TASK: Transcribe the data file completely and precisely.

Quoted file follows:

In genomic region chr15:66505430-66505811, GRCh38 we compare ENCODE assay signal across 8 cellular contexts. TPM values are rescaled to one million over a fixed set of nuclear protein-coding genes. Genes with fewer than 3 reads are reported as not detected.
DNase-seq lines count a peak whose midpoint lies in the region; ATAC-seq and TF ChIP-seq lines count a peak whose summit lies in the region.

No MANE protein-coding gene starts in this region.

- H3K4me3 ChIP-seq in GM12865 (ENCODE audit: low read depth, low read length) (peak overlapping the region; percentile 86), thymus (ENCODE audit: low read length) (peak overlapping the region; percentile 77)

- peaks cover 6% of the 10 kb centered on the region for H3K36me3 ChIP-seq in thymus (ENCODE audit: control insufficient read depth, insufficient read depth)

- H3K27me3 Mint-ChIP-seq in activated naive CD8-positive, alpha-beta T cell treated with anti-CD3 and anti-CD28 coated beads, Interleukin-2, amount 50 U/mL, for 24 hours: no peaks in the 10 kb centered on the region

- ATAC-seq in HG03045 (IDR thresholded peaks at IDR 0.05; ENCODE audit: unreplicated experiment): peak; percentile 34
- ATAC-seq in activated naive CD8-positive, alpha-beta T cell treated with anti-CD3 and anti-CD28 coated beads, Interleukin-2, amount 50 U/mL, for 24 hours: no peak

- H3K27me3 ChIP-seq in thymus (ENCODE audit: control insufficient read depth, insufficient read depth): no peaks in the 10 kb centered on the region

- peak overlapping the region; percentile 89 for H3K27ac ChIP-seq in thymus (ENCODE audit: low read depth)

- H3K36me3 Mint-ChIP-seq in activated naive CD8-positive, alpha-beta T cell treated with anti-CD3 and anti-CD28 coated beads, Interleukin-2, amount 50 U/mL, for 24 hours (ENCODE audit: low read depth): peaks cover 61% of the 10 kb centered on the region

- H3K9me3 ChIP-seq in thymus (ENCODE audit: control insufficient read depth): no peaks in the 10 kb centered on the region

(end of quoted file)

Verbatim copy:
In genomic region chr15:66505430-66505811, GRCh38 we compare ENCODE assay signal across 8 cellular contexts. TPM values are rescaled to one million over a fixed set of nuclear protein-coding genes. Genes with fewer than 3 reads are reported as not detected.
DNase-seq lines count a peak whose midpoint lies in the region; ATAC-seq and TF ChIP-seq lines count a peak whose summit lies in the region.

No MANE protein-coding gene starts in this region.

- H3K4me3 ChIP-seq in GM12865 (ENCODE audit: low read depth, low read length) (peak overlapping the region; percentile 86), thymus (ENCODE audit: low read length) (peak overlapping the region; percentile 77)

- peaks cover 6% of the 10 kb centered on the region for H3K36me3 ChIP-seq in thymus (ENCODE audit: control insufficient read depth, insufficient read depth)

- H3K27me3 Mint-ChIP-seq in activated naive CD8-positive, alpha-beta T cell treated with anti-CD3 and anti-CD28 coated beads, Interleukin-2, amount 50 U/mL, for 24 hours: no peaks in the 10 kb centered on the region

- ATAC-seq in HG03045 (IDR thresholded peaks at IDR 0.05; ENCODE audit: unreplicated experiment): peak; percentile 34
- ATAC-seq in activated naive CD8-positive, alpha-beta T cell treated with anti-CD3 and anti-CD28 coated beads, Interleukin-2, amount 50 U/mL, for 24 hours: no peak

- H3K27me3 ChIP-seq in thymus (ENCODE audit: control insufficient read depth, insufficient read depth): no peaks in the 10 kb centered on the region

- peak overlapping the region; percentile 89 for H3K27ac ChIP-seq in thymus (ENCODE audit: low read depth)

- H3K36me3 Mint-ChIP-seq in activated naive CD8-positive, alpha-beta T cell treated with anti-CD3 and anti-CD28 coated beads, Interleukin-2, amount 50 U/mL, for 24 hours (ENCODE audit: low read depth): peaks cover 61% of the 10 kb centered on the region

- H3K9me3 ChIP-seq in thymus (ENCODE audit: control insufficient read depth): no peaks in the 10 kb centered on the region